There were several studies that scientists conducted in the early 2000s that looked at the effects of lack of sleep. According to the National Sleep Foundation, adequate sleep for adults is between 7 and 9 hours per night, and athletes can benefit from up to 10 hours. Consequently, sleep is just as important to athletes as consuming enough calories and nutrients. A study published in JAMA Psychiatry examines patterns of death from suicide over 10 years.
It is concluded that lack of sleep is a contributing factor to many of these deaths. Getting enough sleep helps with hormonal balance. This keeps the heart healthy, reduces stress and helps keep blood sugar constant. Prioritizing sleep can be a key way to improve your relationships with others and help you socialize more.
When the body sleeps as much as it needs, immune cells and proteins rest as much as they need to fight anything that comes their way, such as colds or the flu. The first three stages are known as non-rapid eye movement (NREM) sleep and the final stage is known as rapid eye movement (REM) sleep. In addition, lack of sleep can increase the risk of injury and lower your motivation to exercise (2). Just as you prioritize your diet and physical activity, it's time to give sleep the attention it deserves.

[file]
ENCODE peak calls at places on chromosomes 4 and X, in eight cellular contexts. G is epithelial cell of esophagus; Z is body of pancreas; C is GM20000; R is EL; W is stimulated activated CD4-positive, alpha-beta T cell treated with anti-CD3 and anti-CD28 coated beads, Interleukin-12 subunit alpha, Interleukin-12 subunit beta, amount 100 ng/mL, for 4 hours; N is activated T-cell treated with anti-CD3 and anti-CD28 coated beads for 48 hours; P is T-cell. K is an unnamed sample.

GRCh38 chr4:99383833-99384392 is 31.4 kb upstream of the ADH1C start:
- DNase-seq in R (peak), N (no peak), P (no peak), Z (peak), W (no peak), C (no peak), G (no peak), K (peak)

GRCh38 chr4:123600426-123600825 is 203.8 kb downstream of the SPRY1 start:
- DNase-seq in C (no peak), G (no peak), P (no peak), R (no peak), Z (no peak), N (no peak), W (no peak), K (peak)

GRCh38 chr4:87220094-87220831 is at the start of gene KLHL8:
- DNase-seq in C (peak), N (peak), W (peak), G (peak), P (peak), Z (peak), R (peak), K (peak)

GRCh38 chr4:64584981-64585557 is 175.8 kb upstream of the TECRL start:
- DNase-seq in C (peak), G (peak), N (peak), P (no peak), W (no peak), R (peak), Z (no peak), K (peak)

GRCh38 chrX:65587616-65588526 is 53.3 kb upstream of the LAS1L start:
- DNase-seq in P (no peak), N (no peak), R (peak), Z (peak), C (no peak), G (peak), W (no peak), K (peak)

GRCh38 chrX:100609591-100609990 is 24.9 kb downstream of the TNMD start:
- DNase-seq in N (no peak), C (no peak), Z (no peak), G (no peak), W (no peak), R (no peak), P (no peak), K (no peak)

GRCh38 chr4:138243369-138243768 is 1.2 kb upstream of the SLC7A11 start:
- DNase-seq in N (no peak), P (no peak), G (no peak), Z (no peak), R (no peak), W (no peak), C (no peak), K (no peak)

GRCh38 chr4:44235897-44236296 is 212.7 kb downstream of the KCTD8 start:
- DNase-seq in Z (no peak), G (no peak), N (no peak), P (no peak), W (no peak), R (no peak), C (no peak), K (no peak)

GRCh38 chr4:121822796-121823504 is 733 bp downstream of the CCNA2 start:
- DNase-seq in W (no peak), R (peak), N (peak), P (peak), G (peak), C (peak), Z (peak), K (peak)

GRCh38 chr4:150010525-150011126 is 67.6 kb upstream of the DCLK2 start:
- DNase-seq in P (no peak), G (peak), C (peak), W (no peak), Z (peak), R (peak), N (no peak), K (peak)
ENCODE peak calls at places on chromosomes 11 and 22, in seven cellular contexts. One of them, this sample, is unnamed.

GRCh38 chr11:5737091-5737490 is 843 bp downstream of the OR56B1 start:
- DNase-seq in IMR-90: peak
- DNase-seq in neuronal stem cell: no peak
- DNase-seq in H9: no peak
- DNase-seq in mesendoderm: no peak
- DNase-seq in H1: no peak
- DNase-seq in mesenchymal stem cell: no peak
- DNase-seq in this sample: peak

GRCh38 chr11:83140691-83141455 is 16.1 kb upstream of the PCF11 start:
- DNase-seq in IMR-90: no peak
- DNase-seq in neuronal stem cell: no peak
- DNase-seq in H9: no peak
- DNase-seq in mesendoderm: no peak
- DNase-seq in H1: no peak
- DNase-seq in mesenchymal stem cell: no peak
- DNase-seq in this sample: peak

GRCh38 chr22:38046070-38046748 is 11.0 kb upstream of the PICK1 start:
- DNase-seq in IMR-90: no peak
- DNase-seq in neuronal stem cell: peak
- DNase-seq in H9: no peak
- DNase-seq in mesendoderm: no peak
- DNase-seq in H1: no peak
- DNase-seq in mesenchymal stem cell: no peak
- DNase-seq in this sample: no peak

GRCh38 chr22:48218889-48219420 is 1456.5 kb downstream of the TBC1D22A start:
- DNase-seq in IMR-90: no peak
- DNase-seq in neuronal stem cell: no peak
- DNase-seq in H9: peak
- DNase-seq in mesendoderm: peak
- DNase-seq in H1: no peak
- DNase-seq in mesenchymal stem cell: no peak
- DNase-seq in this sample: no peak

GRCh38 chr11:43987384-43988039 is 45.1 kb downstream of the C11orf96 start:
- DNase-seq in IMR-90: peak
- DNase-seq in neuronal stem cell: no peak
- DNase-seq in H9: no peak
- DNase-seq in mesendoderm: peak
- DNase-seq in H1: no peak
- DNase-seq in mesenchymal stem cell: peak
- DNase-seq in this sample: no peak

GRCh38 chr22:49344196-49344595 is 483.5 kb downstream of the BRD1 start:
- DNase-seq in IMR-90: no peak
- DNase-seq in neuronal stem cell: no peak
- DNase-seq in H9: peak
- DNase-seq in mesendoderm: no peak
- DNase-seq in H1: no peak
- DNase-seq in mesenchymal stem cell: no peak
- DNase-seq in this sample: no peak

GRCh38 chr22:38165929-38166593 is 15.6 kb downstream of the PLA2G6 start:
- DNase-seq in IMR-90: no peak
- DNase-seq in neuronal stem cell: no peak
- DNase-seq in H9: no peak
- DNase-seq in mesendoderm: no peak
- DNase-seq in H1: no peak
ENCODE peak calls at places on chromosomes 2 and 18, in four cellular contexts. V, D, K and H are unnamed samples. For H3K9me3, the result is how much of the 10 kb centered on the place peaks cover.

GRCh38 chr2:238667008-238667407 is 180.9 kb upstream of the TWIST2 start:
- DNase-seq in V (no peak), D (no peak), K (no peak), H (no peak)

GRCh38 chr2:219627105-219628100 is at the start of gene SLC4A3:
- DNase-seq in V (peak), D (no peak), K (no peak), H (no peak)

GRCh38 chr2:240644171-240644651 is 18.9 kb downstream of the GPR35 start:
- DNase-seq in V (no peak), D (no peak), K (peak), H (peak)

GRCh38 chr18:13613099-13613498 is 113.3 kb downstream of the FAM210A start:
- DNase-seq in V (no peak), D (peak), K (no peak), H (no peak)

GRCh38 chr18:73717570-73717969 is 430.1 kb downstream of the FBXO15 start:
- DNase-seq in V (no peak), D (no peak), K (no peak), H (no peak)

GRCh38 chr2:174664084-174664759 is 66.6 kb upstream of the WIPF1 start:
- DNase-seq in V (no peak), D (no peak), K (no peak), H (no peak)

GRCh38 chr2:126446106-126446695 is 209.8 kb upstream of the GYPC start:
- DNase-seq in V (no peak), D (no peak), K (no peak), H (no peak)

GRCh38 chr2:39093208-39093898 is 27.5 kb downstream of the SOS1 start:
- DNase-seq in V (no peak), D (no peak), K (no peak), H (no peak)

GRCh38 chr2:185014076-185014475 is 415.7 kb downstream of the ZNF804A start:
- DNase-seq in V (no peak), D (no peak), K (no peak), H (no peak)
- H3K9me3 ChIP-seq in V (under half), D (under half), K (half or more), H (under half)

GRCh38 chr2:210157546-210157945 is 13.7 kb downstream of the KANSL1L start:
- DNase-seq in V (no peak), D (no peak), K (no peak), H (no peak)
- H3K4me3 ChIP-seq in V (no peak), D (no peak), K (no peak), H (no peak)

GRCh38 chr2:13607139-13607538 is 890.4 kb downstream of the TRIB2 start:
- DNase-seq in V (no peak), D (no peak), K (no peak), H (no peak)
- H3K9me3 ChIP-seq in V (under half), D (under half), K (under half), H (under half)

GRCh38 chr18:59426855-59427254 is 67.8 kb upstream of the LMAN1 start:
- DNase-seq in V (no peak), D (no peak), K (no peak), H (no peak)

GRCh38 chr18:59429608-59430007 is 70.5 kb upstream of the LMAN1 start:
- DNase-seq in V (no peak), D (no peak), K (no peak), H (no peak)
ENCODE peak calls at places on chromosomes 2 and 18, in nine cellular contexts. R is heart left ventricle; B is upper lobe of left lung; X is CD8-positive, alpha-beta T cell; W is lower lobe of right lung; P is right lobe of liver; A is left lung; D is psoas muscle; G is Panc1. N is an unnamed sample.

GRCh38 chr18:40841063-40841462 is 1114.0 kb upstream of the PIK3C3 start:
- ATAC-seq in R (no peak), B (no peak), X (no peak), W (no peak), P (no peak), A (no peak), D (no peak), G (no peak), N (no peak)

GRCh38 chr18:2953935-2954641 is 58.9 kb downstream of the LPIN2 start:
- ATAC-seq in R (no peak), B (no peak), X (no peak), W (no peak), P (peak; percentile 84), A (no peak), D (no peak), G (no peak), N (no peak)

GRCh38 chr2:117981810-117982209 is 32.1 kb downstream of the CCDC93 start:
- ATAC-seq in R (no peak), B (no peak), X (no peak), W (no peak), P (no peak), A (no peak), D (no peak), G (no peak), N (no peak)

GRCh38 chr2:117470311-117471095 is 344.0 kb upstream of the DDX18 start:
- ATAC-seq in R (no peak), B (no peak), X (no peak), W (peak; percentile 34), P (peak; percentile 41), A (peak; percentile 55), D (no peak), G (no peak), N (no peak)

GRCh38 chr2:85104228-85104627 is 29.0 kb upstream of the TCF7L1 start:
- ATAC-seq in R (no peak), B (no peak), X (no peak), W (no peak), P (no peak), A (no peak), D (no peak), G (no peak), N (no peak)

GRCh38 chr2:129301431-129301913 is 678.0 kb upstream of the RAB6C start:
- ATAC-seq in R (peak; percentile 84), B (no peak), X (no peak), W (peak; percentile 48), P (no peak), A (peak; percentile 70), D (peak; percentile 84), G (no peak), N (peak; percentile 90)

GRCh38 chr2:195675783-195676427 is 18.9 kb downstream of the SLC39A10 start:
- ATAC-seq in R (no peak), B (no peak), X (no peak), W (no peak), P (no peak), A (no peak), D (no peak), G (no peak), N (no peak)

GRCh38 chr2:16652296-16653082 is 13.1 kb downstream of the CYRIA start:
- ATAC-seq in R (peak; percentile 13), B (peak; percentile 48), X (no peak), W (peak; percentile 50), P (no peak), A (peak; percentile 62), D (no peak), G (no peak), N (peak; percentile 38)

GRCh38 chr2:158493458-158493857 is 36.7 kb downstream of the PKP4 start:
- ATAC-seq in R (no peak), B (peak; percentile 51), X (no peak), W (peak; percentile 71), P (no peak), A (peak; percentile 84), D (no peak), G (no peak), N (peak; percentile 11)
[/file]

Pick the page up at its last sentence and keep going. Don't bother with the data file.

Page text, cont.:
Recently, preliminary data show that getting enough sleep before and after receiving the COVID-19 vaccine can improve the effectiveness of the vaccine. A study of 2672 participants found that people with anxiety and depression were more likely to report worse sleep scores than people without anxiety or depression (40). In addition to the increased risks associated with driving, lack of sleep can also increase the risk of injuries and errors in the workplace (5). However, a more recent study published in the journal Sleep Medicine concludes that there is no relationship between overweight and lack of sleep.
While alcohol can help a person fall asleep quickly, it hinders the quality of sleep and often causes fragmented (interrupted) sleep.
sleepingless than seven hours a night is linked to an increased risk of heart disease and high blood pressure. If you have trouble sleeping and notice that your mental health has worsened, it's important to talk to your health professional. This one-hour loss of sleep is associated with a significantly higher number of car accidents and cardiac events.
Even though their brains and bodies struggle due to lack of sleep, they may not be aware of their own deficiencies because it seems normal for them to sleep less. A bad night's sleep has been strongly linked to weight gain and is actually one of the strongest risk factors for obesity.